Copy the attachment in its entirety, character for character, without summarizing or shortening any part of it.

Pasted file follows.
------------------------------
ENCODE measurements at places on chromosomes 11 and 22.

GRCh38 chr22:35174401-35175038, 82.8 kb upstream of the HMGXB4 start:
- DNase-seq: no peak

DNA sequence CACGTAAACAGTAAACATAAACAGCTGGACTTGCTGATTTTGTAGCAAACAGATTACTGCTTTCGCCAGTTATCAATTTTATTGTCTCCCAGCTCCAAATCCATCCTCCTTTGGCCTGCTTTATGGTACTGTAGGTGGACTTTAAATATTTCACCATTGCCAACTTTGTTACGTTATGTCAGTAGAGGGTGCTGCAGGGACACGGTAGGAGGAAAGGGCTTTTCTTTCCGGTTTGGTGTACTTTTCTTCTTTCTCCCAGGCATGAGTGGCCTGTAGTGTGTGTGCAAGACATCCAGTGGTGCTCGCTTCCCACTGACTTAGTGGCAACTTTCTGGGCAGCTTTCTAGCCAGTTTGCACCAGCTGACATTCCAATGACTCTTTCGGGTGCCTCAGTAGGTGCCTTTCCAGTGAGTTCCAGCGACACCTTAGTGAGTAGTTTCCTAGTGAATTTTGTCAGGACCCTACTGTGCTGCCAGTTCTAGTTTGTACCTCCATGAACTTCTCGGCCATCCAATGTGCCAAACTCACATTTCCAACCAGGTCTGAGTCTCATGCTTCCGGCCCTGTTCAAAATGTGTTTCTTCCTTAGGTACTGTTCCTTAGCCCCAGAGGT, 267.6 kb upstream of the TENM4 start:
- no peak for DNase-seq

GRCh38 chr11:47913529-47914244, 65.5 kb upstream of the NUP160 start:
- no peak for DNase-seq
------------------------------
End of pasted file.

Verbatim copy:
ENCODE measurements at places on chromosomes 11 and 22.

GRCh38 chr22:35174401-35175038, 82.8 kb upstream of the HMGXB4 start:
- DNase-seq: no peak

DNA sequence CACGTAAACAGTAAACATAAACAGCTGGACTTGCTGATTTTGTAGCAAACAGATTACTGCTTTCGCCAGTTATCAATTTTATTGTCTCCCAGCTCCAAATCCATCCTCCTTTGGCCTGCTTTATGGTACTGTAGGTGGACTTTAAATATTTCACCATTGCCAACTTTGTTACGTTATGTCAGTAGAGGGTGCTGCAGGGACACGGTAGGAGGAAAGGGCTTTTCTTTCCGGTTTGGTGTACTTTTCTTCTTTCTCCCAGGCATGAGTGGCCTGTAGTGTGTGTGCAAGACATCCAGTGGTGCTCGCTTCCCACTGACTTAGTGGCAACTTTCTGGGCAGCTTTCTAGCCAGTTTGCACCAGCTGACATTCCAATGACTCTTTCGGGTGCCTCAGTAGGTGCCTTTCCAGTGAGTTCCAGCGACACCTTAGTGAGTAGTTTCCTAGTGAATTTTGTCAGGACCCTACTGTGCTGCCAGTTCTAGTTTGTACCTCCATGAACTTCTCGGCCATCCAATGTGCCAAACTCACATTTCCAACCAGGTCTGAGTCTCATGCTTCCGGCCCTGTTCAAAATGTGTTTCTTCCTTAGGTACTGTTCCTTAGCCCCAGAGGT, 267.6 kb upstream of the TENM4 start:
- no peak for DNase-seq

GRCh38 chr11:47913529-47914244, 65.5 kb upstream of the NUP160 start:
- no peak for DNase-seq